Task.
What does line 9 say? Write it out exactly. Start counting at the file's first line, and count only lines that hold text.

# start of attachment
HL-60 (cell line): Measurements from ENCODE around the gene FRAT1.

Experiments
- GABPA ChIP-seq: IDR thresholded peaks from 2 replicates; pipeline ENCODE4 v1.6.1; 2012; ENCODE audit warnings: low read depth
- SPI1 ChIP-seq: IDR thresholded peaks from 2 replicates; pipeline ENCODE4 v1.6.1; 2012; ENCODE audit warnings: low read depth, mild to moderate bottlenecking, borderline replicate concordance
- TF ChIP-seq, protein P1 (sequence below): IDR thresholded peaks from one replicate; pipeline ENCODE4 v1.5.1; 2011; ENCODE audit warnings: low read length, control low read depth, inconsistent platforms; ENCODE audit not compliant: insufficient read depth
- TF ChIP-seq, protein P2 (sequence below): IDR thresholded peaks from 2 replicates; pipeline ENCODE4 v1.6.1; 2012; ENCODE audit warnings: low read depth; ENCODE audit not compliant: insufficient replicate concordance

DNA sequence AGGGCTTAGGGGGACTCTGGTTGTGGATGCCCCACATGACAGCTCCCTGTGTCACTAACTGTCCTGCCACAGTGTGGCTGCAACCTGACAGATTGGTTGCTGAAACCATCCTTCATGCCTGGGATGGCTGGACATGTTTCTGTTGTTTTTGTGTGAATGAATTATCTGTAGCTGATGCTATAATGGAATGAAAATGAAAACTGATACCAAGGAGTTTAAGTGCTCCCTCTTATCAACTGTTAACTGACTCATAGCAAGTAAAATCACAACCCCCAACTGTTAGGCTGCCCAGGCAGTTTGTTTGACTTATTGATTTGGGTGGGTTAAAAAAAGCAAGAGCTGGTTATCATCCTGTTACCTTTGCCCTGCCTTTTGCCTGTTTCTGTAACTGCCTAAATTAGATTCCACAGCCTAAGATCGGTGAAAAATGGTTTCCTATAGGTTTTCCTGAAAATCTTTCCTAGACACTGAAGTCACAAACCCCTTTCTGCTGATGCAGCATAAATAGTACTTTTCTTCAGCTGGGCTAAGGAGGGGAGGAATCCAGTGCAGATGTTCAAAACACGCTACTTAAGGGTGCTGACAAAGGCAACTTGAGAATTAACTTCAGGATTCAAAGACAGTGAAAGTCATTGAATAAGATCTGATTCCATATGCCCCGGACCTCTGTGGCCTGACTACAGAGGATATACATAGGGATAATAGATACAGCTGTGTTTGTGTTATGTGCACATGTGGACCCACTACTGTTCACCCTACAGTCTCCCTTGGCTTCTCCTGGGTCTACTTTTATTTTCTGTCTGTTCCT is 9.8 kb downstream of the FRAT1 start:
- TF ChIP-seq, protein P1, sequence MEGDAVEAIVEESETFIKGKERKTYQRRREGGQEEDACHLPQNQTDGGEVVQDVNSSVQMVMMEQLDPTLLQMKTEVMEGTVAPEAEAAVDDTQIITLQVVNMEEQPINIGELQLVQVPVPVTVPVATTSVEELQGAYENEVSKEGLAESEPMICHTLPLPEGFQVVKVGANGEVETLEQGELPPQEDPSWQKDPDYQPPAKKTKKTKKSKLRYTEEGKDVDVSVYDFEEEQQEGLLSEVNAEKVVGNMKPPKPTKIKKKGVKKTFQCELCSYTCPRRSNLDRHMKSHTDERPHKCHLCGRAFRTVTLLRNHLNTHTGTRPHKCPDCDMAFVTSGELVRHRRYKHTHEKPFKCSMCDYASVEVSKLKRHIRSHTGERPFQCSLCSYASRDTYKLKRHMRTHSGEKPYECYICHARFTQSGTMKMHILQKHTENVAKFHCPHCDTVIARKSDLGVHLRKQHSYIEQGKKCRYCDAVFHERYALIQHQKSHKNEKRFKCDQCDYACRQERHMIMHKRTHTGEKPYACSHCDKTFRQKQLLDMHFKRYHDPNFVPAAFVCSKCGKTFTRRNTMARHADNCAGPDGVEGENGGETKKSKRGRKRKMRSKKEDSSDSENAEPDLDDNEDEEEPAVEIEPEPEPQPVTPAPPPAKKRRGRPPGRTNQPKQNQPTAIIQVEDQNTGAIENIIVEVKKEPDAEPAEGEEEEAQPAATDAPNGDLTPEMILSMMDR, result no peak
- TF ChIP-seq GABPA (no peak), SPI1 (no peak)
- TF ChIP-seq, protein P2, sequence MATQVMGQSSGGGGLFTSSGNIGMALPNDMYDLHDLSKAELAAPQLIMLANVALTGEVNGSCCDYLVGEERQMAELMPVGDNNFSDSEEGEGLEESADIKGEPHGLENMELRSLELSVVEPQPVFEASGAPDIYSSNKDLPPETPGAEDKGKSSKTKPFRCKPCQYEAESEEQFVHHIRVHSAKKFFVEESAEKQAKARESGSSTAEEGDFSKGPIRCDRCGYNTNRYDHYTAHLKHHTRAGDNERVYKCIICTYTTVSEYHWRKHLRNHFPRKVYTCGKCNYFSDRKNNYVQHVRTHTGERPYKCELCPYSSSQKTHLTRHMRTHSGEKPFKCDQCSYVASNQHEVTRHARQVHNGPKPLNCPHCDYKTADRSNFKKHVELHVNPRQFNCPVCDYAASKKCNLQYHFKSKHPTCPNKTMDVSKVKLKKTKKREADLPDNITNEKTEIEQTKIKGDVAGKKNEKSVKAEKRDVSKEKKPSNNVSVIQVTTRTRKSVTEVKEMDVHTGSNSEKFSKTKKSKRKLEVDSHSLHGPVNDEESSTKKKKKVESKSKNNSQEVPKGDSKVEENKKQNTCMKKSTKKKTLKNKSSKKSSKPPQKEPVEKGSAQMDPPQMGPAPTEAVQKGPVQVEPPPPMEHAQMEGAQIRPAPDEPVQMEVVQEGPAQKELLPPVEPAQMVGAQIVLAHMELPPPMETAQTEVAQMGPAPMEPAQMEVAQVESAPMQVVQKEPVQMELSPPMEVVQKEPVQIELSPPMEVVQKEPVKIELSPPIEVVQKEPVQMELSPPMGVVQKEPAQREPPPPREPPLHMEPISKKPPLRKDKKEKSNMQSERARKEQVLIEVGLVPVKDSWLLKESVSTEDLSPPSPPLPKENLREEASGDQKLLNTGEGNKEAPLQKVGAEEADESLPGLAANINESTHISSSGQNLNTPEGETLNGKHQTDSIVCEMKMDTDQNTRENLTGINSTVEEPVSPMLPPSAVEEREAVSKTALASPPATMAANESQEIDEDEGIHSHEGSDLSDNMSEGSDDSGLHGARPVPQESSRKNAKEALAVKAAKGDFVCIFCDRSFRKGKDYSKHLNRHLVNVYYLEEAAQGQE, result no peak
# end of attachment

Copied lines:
- TF ChIP-seq GABPA (no peak), SPI1 (no peak)